It wasn’t that long ago that Triumph cars populated our roads. Sadly, the Triumph marque disappeared, but not many people realise that the car company once had its head office in Sheffield.
Triumph’s origins were in 1885 when Siegfried Bettmann and Moritz Schulte from Germany founded Bettmann & Co and started selling Triumph bicycles from premises in London and from 1889 started making their own machines in Coventry.
In 1930 the company changed to the Triumph Motor Company and made upmarket models like the Southern Cross and Gloria ranges. The company had financial problems and in 1936 the car, bicycle and motorcycle businesses were sold.
Donald Healey, a Triumph manager, bought the motor business and developed a new car called the Triumph Dolomite.
The Triumph Motor Company went into receivership in 1939 and was bought by T.W. Ward, the Sheffield-based ship-breaking, iron, and machinery business. The head office was at Albion Works on Saville Street, but it wasn’t a successful acquisition. World War Two stopped production of cars and the Triumph works at Priory Street, Coventry, was destroyed by bombing.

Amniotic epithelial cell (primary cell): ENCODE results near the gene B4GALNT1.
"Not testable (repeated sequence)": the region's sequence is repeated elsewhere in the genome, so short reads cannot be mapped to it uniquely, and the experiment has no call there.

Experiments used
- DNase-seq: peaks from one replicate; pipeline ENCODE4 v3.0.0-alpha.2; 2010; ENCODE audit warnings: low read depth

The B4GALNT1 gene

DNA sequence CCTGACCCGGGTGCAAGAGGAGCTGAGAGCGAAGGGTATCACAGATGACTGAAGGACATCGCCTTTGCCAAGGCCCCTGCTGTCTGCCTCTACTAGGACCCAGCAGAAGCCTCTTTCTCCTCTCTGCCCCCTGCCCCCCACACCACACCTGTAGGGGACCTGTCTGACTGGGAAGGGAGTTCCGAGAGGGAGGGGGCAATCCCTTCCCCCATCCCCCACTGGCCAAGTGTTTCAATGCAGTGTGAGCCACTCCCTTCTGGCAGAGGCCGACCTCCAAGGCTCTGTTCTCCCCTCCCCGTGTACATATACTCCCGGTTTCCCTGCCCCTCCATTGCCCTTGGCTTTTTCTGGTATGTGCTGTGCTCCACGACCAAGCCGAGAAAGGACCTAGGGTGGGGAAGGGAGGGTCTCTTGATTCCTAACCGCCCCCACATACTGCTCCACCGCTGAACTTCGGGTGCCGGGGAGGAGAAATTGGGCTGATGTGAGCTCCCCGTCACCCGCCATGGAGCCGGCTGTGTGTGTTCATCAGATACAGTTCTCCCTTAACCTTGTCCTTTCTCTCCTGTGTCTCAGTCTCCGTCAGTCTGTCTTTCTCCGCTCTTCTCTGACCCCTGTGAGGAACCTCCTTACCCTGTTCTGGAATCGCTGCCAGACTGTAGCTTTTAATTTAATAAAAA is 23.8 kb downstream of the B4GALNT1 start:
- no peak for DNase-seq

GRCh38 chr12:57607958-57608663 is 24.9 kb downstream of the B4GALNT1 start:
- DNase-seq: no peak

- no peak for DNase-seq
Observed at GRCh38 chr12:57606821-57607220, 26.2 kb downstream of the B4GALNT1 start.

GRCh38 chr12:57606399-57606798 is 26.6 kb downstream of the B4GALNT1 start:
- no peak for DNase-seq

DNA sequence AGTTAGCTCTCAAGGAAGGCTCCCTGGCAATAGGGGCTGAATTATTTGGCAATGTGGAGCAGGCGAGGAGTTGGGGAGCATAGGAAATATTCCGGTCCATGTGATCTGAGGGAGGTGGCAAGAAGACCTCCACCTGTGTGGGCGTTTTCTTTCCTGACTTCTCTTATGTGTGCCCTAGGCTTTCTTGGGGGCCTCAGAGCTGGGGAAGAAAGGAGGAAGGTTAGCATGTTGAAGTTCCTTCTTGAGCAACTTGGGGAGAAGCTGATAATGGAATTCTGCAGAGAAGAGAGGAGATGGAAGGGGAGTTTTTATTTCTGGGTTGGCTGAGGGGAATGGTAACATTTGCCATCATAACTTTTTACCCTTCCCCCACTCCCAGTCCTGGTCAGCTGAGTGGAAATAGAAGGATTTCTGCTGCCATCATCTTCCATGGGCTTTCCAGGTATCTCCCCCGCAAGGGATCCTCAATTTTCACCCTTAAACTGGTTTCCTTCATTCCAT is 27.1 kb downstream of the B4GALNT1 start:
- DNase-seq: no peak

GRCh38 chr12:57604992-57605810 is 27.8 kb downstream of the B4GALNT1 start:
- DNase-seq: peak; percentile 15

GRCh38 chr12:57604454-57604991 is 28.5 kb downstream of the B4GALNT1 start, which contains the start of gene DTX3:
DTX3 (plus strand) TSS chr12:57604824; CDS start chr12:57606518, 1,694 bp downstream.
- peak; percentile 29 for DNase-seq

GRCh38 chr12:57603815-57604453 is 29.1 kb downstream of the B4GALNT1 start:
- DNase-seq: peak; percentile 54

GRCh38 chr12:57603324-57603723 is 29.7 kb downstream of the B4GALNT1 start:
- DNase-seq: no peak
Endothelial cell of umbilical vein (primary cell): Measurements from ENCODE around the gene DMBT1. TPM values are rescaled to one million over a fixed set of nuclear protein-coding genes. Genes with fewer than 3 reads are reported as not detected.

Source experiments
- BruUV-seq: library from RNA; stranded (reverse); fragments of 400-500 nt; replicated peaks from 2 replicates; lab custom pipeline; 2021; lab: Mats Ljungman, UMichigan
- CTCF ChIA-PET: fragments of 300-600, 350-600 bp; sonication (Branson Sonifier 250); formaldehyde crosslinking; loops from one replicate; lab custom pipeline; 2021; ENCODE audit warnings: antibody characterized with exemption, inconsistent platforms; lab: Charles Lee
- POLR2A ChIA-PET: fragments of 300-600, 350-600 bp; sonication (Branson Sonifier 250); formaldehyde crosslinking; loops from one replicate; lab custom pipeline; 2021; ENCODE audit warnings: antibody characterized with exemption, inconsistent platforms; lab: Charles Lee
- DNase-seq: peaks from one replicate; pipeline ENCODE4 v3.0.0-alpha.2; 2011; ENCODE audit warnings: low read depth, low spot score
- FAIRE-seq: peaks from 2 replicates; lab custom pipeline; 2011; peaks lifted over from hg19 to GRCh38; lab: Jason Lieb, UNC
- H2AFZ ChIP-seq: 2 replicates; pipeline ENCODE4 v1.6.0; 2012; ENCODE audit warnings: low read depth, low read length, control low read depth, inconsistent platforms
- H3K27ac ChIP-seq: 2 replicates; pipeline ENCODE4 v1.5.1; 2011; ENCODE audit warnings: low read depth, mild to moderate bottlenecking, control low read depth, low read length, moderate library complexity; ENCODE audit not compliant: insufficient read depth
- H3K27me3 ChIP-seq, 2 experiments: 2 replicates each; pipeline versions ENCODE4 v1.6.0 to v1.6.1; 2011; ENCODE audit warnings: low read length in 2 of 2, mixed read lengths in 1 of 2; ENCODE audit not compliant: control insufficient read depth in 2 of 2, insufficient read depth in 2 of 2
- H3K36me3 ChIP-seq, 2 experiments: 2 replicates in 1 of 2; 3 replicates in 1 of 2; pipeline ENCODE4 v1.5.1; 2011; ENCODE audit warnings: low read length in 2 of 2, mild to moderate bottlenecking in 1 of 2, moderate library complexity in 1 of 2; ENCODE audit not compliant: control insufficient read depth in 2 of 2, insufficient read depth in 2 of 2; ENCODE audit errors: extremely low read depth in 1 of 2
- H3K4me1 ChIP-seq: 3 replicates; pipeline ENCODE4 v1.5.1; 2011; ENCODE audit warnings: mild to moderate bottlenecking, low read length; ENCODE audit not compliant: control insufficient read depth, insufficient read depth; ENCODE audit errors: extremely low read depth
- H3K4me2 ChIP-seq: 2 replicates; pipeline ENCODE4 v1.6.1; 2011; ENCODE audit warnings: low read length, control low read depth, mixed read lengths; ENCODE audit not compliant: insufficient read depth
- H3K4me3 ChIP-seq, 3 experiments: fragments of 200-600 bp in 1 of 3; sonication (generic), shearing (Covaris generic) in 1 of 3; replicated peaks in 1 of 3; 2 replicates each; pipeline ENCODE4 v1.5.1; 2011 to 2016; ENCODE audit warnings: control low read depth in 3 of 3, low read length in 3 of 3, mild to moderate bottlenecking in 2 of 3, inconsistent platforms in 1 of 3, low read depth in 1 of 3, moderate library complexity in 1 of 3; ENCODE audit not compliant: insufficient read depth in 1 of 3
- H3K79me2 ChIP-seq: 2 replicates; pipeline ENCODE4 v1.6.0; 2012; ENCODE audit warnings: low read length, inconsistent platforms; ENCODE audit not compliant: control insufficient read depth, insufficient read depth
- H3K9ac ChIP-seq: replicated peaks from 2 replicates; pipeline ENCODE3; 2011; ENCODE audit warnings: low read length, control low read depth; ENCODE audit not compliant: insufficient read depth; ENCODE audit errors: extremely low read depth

“The Triumph Company was to us merely a plain straightforward speculation,” said Mr S.J. Dyal, a director. “And because of the outbreak of war we really did not have the chance of continuing car production. We had no manufacturing space, and as a policy decision it was agreed that car production was not to be our line of business. So eventually the assets – little more than the name Triumph – were eventually taken over by The Standard Motor Company.”
Donald Healey stayed on at T.W. Ward before leaving to join Vickers-Armstrong in aircraft production.
Under ownership of the Standard Motor Company a new range of Triumph models appeared after the war. Sporting models were badged as Triumph while the Standard name appeared on saloons. The Standard name was dropped with the introduction of the Triumph 2000.
Afterwards, the company was bought by Leyland Motors and further mergers led to the formation of British Leyland (later Austin Rover) in 1968. The last Triumph produced was the Acclaim in 1981 and the marque disappeared completely in 1984.
The trademark is currently owned by BMW, acquired when it bought the Rover Group in 1994, and when it later sold Rover, retained the Triumph marque.
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